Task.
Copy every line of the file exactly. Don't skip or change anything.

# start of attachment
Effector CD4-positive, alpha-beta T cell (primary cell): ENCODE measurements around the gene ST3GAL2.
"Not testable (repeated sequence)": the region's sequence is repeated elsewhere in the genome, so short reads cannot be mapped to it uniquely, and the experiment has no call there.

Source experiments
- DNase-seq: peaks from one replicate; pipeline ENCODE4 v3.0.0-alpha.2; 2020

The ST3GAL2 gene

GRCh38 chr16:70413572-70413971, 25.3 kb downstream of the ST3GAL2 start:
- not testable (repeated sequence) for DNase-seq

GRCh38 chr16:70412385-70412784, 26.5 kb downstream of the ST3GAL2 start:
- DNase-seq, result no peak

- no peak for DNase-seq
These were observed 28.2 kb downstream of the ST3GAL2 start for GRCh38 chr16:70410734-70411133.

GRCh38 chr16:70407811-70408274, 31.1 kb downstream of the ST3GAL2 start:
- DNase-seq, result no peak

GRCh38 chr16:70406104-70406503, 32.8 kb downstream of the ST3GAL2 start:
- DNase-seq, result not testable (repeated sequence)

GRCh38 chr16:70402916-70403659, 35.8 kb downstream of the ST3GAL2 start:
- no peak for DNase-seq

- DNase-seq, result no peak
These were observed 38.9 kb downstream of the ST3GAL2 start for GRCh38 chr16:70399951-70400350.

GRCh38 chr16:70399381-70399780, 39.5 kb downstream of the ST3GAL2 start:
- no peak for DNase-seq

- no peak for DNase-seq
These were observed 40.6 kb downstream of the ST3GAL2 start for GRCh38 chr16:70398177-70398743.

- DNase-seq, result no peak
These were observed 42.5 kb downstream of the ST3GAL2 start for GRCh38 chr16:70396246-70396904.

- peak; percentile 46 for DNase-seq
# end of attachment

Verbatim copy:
Effector CD4-positive, alpha-beta T cell (primary cell): ENCODE measurements around the gene ST3GAL2.
"Not testable (repeated sequence)": the region's sequence is repeated elsewhere in the genome, so short reads cannot be mapped to it uniquely, and the experiment has no call there.

Source experiments
- DNase-seq: peaks from one replicate; pipeline ENCODE4 v3.0.0-alpha.2; 2020

The ST3GAL2 gene

GRCh38 chr16:70413572-70413971, 25.3 kb downstream of the ST3GAL2 start:
- not testable (repeated sequence) for DNase-seq

GRCh38 chr16:70412385-70412784, 26.5 kb downstream of the ST3GAL2 start:
- DNase-seq, result no peak

- no peak for DNase-seq
These were observed 28.2 kb downstream of the ST3GAL2 start for GRCh38 chr16:70410734-70411133.

GRCh38 chr16:70407811-70408274, 31.1 kb downstream of the ST3GAL2 start:
- DNase-seq, result no peak

GRCh38 chr16:70406104-70406503, 32.8 kb downstream of the ST3GAL2 start:
- DNase-seq, result not testable (repeated sequence)

GRCh38 chr16:70402916-70403659, 35.8 kb downstream of the ST3GAL2 start:
- no peak for DNase-seq

- DNase-seq, result no peak
These were observed 38.9 kb downstream of the ST3GAL2 start for GRCh38 chr16:70399951-70400350.

GRCh38 chr16:70399381-70399780, 39.5 kb downstream of the ST3GAL2 start:
- no peak for DNase-seq

- no peak for DNase-seq
These were observed 40.6 kb downstream of the ST3GAL2 start for GRCh38 chr16:70398177-70398743.

- DNase-seq, result no peak
These were observed 42.5 kb downstream of the ST3GAL2 start for GRCh38 chr16:70396246-70396904.

- peak; percentile 46 for DNase-seq